Small Businesses are often overwhelmed when it comes to the possibility of funding to support their business. They will often hear of grants that are available, stimulus money, guaranteed loans for small business, loans for credit cards, and even investors willing to give out money for great ideas.
As in all things, it is imperative for businesses to weigh the costs of these options against the obvious benefits. Often a business owner will in a "hands tied" position and feel that anything they must do to obtain the much needed capital. In several months, they may regret that decision immensely.
Grants are available from federal and state sources and often only open to a very narrow band of applicants. If you do fit the criteria, be aware that your competition for free money will be fierce. Be sure that you have well prepared, thorough, and professional looking documents to submit as part of your proposal. Depending on the grant, you may also consider hiring a professional grant writer to make your proposal have the best chance possible. The wait time is substantial and often will require additional funding in the interim.
Stimulus money only applies to a very specific group of opportunities and must be applied for specifically according to the directions. Many funds are regionally based and specific to a certain industry. Make sure your opportunity is a perfect match before wasting your time on applying for it.
Guaranteed loans from the Small Business Administration are rapidly disappearing. It used to be that you took a private business loan from a bank and the SBA guaranteed it.This meant that if you defaulted on your loan, the SBA would pay your bank the money. This reduced the risk to the bank and made it more likely that they would lend to a small business. Now, guarantee rates often hover around 50% and make the risk of loaning to small business quite high. Most banks are not interested in loaning to small businesses because of the default risk. You may find programs, especially if you are a returning Vet or a spouse of one.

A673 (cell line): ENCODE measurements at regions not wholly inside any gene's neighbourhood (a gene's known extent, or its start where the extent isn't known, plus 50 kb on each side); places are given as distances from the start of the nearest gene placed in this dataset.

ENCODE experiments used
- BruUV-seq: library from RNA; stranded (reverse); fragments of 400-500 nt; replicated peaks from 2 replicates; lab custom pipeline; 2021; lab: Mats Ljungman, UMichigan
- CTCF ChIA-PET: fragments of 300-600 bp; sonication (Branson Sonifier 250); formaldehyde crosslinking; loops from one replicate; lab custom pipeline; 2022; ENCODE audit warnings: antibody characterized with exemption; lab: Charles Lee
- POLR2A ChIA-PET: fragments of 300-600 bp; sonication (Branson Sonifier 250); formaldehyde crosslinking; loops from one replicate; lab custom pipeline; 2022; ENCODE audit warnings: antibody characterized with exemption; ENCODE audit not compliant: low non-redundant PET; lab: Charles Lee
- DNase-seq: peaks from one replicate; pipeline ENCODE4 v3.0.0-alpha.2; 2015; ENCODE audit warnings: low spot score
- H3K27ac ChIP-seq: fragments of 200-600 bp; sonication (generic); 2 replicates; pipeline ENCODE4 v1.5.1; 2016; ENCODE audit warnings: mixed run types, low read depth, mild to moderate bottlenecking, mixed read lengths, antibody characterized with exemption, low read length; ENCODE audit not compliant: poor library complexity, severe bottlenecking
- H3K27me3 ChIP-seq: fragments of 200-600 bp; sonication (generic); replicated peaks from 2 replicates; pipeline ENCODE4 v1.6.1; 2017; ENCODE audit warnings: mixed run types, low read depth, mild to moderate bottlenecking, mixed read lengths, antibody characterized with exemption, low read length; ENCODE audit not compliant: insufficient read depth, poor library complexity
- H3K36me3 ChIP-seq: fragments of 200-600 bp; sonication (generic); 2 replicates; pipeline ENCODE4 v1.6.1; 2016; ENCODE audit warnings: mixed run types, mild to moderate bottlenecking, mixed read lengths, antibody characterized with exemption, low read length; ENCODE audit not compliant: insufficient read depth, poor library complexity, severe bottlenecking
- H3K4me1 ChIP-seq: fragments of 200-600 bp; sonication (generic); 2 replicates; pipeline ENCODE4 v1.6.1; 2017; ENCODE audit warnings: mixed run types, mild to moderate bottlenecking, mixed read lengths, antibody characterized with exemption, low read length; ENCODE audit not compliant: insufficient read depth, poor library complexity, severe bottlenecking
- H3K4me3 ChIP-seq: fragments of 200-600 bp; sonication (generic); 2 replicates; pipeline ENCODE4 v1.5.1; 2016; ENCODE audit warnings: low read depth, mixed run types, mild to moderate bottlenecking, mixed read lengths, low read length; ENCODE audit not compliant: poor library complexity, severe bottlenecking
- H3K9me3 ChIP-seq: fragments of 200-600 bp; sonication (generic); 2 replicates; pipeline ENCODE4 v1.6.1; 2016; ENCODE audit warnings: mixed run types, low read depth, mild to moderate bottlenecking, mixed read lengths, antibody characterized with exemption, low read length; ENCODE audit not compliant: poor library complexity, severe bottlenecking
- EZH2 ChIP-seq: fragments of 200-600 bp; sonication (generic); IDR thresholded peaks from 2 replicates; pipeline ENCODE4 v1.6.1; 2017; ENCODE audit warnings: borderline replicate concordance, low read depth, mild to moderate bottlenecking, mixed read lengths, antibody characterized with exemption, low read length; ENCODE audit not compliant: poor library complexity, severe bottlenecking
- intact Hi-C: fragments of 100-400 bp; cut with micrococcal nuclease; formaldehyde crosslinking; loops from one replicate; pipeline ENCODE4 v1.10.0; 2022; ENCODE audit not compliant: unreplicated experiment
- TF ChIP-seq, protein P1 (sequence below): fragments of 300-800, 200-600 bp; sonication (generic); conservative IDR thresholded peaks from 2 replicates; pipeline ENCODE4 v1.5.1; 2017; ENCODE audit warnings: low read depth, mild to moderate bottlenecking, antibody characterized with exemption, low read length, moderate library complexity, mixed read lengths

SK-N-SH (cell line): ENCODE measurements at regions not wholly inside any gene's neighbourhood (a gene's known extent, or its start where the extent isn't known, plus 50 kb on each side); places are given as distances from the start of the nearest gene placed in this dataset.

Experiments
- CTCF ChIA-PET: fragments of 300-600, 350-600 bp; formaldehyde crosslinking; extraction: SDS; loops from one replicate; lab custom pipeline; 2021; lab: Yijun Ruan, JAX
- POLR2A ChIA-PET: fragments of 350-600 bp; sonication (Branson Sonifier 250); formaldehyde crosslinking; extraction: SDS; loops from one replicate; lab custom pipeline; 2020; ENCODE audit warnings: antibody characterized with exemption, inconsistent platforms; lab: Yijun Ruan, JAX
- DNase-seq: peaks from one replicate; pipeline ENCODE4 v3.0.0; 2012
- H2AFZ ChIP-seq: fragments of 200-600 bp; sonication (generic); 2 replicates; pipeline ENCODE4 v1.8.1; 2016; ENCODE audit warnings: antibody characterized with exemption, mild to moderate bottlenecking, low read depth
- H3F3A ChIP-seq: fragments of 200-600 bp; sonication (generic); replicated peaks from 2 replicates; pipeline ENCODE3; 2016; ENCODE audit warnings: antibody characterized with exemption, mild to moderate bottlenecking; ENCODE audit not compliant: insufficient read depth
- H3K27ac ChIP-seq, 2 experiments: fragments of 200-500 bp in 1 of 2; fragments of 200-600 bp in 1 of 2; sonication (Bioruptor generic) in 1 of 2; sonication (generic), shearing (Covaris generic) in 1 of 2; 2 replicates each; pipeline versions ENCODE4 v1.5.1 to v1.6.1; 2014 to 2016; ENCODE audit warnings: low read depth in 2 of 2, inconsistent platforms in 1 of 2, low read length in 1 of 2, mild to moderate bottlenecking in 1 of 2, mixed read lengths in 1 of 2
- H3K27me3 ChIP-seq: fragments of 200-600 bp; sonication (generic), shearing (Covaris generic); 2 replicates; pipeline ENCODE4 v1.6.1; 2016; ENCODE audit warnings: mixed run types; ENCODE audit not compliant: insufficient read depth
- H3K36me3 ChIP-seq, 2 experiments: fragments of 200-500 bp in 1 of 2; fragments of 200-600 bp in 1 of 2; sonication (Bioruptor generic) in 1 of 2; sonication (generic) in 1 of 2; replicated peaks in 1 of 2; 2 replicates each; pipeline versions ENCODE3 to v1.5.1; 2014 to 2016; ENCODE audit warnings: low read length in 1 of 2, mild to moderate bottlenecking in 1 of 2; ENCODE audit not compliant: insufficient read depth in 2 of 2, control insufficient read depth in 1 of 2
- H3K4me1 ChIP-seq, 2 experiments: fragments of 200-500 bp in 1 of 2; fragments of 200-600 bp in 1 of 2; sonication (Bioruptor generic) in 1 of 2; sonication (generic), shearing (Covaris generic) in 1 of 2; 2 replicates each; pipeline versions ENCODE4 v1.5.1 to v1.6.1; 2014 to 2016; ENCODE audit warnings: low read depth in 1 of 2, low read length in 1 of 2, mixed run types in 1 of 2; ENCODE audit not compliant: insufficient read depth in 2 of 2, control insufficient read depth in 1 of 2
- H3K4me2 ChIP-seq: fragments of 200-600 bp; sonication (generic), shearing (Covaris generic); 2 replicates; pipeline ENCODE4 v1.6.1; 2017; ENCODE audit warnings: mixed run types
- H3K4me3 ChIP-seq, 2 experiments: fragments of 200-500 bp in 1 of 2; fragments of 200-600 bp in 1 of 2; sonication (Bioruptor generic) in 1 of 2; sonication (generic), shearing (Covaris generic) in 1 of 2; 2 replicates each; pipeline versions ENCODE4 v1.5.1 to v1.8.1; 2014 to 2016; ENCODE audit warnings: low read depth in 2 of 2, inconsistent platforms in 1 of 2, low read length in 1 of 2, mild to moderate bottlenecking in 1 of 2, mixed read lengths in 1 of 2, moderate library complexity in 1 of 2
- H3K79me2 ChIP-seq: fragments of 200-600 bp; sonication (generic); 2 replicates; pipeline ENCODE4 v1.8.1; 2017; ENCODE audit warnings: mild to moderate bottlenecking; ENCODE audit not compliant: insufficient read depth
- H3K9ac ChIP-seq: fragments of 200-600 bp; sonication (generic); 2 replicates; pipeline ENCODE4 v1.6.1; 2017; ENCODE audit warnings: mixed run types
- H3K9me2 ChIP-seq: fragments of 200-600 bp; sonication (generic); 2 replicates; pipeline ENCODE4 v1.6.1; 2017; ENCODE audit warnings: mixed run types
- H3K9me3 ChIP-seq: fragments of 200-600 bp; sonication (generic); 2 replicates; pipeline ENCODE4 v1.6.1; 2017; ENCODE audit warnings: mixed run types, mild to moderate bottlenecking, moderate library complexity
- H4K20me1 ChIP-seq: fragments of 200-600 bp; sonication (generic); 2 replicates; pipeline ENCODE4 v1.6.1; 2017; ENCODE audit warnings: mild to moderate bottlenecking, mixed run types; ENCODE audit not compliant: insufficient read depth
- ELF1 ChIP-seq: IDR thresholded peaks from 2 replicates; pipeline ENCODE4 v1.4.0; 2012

Taking a loan from a credit card to expand your business is similar to taking a line of credit on your home. Both have risks and both have benefits. A loan from a credit card carries a very high and often variably interest rate. If your business fails, it will take your personal credit rating with it. However, credit cards are often the most reasonable access to credit that small businesses have. Using the equity in your home to draw cash is a riskier proposition. Instead of risking your credit, you're risking your home. If you can't pay the additional loan if your business fails, you risk losing your home in addition to ruining your credit. Borrow wisely.
When considering an investor, be sure to understand their motives. No investor is in business because they believe in you. The may invest because they think you have a good idea but they are all in it to make money. The way an investor makes money is to tie a string to your business, whether it be equity or a position within the company, to make sure their money is protected. You may find yourself being told by an investor how to manage your business, negotitate contracts or even operate from day to day. Investors gain a great deal of control in your business and some owners have even found themselves no longer running their own business thanks to an investor who edges them out.
This isn't to say that there are no ways out when a small business needs money. These are merely signs to look for when considering borrowing money to keep your business afloat. If the money you borrow is merely to smooth over a rough patch, it's likely a good time to do it if you're sure that patch will end. If your business is floundering and you need to borrow money to make ends meet hoping that business will pick up again, it may be time to re-evaluate your business and make more fundamental changes. Throwing cash at a problem doesn't make it go away, it just keeps it quiet until later.
Take a few moments and analyze your business needs. Are there things you can do to run your business smarter and more efficiently? Can you negotiate better terms with your creditors? How can you avoid the need of that additional capital? Streamline your business now and save when it comes time to pay back the debt later.
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- Jeannie Nash